In 1943, “Casablanca” won three Academy Awards, including the Oscar for Best Picture. Today, 75 years after its release, the film is still considered a classic.
On Warner Bros. back lot in Burbank on May 25, 1942, the first day of shooting for the new film “Casablanca,” the production schedule called actors Humphrey Bogart, Ingrid Bergman and Dooley Wilson to the set at 9 a.m. to shoot a flashback scene set in Paris, where the romance between Rick and Ilsa began.
Seventy-five years later, the film has been screened more times in theaters and on television than any movie in history. At the Brattle Theatre in Cambridge, Massachusetts, it’s still shown every Valentine’s Day.
“It’s the most romantic, wonderful movie in the world,” one woman said at the showing.
“Casablanca’s” iconic moments remain part our cultural vocabulary.
“People who have never even seen the movie, they quote the lines,” said Noah Isenberg, director of screen studies at the New School in New York. He’s also the author of the book “We’ll Always Have Casablanca.”
“To this day, it’s probably the most widely taught screenplay in screenwriting courses. It’s just extraordinary,” Isenberg said.
Released on Thanksgiving Day 1942, “Casablanca” was a wartime romance. But it was also a subtly political movie from Warner Bros., the same studio that had made the first overtly anti-Nazi film in 1939, “Confessions of a Nazi Spy.” Groucho Marx called Warners “the only studio with any guts.”
“Warners was in fact bucking an isolationist trend in the U.S.,” Mason said.
“Absolutely,” Isenberg said. “There was fear within this very strong, vocal, isolationist faction in Congress that what was happening in Hollywood and specifically under the auspices of Warner Bros. was a threat to American peace.”
In “Casablanca,” Rick embodies that isolationism at first, even as fleeing refugees fill his Moroccan cafe. The scenes shot on Warners’ back lot still feel strikingly urgent, perhaps because nearly all of the 75 actors in the film were immigrants themselves.
Peter Lorre from Hungary, Paul Henreid from Austria, and even Conrad Veidt, who plays the Gestapo major, had been a silent film star in Germany, but fled his home country with his Jewish wife.
“The Jewish question is never addressed in the movie, but it’s really kind of everywhere in the film,” Mason pointed out.
“It’s latent. It percolates like a number of other things. It percolates beneath the surface,” Isenberg said.
One of the few American-born actors in the film, Wilson plays Sam. The piano player in Rick’s Cafe has no last name, but a pivotal role.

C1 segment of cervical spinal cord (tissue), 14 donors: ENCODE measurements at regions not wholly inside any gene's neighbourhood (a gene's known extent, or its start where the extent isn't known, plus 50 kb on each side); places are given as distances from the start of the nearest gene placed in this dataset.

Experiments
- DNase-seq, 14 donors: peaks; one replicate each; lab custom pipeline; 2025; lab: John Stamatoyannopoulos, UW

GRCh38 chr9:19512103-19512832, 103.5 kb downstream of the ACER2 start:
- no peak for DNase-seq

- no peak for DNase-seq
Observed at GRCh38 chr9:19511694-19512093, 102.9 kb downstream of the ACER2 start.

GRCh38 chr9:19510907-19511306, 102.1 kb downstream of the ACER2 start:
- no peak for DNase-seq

“In his own way, Sam is also a very bold character for his time,” Mason said.
“Absolutely,” Isenberg said. “Rick’s best friend, his travel companion, his confidant, and that was really, really extraordinary.”
In reviewing the film in 1943, The Amsterdam News, New York’s African-American newspaper, said the movie “is one every colored person should make it his business to see, since no picture has given as much sympathetic treatment and prominence to a negro character.”
As performed by Wilson, “As Time Goes By” would become the film’s most enduring torch song. In Johnny Depp’s words, it is “the national anthem for brokenhearted lovers.” Sam’s piano from Rick’s Cafe sold at auction in 2014 for $3.4 million. Ironically, Wilson didn’t actually play the piano.
Bogart, 42 when he took the part, was known for his tough guy characters. But “Casablanca” would transform him into a romantic lead and Warner Bros.’ highest paid actor. For Bergman it was also a breakout role.
“But off screen, Bergman and Bogart, they really didn’t have much chemistry at all,” Isenberg said.
“I think Bergman often said, ‘I kissed him, but I never knew him,’” Mason said.
“That’s a famous, famous quote, and it’s a wonderful one. I think it says a lot,” Isenberg said.
Writers Julius and Philip Epstein and Howard Koch won an Oscar for their screenplay. But they had some help.
“’Here’s lookin’ at you, kid’ was not in the script?” Mason asked.
“No,” Isenberg said. “As far as we know that was a line that Bogart liked, perhaps one that he used even off screen. And to this day, it’s attributable to him.”
Another memorable line was not in the original script. After shooting wrapped, producer Hal Wallis was unhappy with the ending. Three weeks later in a memo, Wallis wrote two alternative last lines.
“And he brought Bogart and Claude Rains back in to do voice-over in that last sequence we see in the film,” Isenberg said.
They would chose this one: “Louis, I think this is the beginning of a beautiful friendship.”
“It’s one of the most famous lines in the history of motion pictures,” Isenberg said.